What does Sri Nisargadatta Maharaj mean when he says “I am”?

One of the more interesting things about the teachings of Sri Nisargadatta Maharaj is that he says we should focus on “I am,” but from what I have read so far, he does not specifically describe what he means by this.

Therefore, I have taken to researching this myself through his own quotes, internet searches, and the use of A.I. tools. This is what I have found so far.

Sri Nisargadatta Maharaj quotes

In an effort to understand “I am,” here are some direct quotes from his book, I Am That:

  • To myself, I am the infinite expanse of consciousness, in which innumerable persons emerge and disappear in endless succession.
  • To my own surprise, I remain as I am — pure awareness, alert to all that happens.
  • I am detached and see the passing show as a passing show.
  • I am not a person in your sense of the word, though I may appear a person to you. I am that infinite ocean of consciousness in which all happens.
  • Go beyond the “I am the body” idea and you will find that space and time are in you, and not you in space and time. Once you understand this, the main obstacle to realization is removed.

Of course, in addition to those “I am” quotes he has also said things like this:

  • Just remember that you are the witness only ... even for a moment, do not think that you are the body.

So far, those uses of “I am” only describe him, so we press on ...

What does “I am” mean?

One thing I have seen consistently in the research is that by concentrating on “I am,” we are practicing a form of self-enquiry, essentially aimed at realizing one's true nature. You can think of this in various ways:

  1. Core Sense of Existence: “I am” represents the fundamental sense of being or existence, without attaching any labels, attributes, or identities to it. It represents the pure awareness of existence itself.

  2. Self-Inquiry: Sri Nisargadatta Maharaj encourages practitioners to focus on the feeling of “I am” to peel away the layers of identification with the body, mind, and other transient phenomena. This is a process of self-inquiry that aims to lead the practitioner to their true, unchanging self.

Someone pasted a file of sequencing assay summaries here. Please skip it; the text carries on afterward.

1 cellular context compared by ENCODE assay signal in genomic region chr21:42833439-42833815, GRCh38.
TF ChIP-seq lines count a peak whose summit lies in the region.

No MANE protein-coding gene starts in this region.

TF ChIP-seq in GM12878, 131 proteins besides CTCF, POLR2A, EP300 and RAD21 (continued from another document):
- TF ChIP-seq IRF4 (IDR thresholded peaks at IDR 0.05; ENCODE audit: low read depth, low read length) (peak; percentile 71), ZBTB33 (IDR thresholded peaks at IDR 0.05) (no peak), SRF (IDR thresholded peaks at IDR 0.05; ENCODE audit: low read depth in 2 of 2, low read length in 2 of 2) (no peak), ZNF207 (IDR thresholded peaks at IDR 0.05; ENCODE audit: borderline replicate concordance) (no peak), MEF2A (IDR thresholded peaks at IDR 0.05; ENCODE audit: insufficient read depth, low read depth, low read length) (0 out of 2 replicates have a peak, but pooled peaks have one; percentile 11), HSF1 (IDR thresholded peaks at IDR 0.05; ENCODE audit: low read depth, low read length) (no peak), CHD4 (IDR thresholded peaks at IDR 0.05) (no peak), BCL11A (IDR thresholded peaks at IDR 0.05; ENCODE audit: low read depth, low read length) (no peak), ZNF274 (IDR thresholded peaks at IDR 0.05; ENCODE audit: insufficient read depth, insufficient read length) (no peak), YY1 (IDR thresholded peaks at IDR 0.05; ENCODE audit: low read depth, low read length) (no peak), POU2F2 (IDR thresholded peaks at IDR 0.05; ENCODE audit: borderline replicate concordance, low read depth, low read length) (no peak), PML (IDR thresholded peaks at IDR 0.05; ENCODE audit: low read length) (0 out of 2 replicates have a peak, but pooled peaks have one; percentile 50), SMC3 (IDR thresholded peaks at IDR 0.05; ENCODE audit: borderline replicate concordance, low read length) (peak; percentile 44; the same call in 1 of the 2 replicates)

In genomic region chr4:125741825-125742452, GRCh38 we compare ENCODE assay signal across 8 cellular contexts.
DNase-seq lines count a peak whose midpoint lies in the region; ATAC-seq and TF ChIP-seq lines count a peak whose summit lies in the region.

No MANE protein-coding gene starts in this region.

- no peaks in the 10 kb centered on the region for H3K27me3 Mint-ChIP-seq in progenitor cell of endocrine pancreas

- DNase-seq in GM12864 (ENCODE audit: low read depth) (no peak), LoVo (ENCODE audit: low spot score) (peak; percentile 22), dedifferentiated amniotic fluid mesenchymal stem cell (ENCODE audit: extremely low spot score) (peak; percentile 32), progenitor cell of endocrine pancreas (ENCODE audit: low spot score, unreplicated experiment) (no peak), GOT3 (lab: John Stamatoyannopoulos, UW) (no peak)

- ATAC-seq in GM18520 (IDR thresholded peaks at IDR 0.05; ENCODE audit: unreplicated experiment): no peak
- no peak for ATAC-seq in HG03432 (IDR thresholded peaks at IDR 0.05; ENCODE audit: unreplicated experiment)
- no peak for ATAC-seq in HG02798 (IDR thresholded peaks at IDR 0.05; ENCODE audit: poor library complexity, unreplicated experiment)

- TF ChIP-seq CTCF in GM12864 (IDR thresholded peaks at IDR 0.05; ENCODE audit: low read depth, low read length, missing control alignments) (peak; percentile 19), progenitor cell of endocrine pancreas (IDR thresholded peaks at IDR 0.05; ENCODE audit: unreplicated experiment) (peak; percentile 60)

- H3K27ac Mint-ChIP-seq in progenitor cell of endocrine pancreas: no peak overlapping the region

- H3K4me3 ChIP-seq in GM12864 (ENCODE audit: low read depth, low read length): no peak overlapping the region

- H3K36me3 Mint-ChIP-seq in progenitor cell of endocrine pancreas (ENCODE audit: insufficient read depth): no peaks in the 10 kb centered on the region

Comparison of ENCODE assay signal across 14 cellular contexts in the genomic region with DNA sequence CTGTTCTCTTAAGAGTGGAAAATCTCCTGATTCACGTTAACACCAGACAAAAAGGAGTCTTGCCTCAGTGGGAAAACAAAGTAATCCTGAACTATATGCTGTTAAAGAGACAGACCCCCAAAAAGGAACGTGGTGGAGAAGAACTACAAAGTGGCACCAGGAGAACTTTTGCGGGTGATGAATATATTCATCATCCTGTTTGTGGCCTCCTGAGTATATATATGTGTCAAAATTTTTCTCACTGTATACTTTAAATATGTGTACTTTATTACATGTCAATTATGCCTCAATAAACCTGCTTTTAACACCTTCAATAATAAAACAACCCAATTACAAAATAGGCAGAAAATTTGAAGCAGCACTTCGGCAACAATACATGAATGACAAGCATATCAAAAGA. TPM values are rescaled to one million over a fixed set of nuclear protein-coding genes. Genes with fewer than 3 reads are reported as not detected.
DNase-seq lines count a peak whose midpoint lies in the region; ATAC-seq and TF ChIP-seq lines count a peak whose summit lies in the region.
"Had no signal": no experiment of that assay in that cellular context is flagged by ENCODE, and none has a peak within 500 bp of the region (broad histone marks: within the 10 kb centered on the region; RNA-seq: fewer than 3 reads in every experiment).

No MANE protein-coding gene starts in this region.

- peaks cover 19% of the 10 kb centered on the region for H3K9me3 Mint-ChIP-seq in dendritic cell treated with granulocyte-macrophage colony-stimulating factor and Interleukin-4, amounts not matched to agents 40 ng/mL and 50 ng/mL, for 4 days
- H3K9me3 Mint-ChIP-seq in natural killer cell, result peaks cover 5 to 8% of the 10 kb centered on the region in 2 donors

3. Detachment from Ego: By meditating on “I am,” one learns to detach from the ego and the personal sense of self. The ego is seen as a construct of the mind, whereas the “I am” is the direct experience of being.

  4. Beyond Concepts: “I am” is not meant to be analyzed intellectually. It is a pointer to an experiential understanding that goes beyond concepts and mental constructs. The practice is about resting in the sense of pure being. (IMHO, “I am” is very similar to Zen Master Seung Sahn’s statement that we should always ask, “What am I?”, or when we are doing something, we should ask, “Who is doing this?”)

  5. Non-Dual Awareness: The ultimate goal of meditating on “I am” is to realize non-dual awareness, where the distinction between the self and the other dissolves. It is the recognition that the true self is beyond all dualities and is one with the universal consciousness.

Although I can’t find it at the moment, I remember that in at least one place he suggested discarding “I am” once the underlying awareness is directly recognized. That is, once you have gotten to a certain stage of progress, focusing on “I am” would not be needed anymore.

How to practice “I am”